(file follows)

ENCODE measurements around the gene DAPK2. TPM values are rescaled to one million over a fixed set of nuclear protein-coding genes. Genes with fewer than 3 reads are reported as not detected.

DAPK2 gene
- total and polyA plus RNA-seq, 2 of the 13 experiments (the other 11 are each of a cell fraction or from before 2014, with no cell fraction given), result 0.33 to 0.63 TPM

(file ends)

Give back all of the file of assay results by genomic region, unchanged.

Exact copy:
ENCODE measurements around the gene DAPK2. TPM values are rescaled to one million over a fixed set of nuclear protein-coding genes. Genes with fewer than 3 reads are reported as not detected.

DAPK2 gene
- total and polyA plus RNA-seq, 2 of the 13 experiments (the other 11 are each of a cell fraction or from before 2014, with no cell fraction given), result 0.33 to 0.63 TPM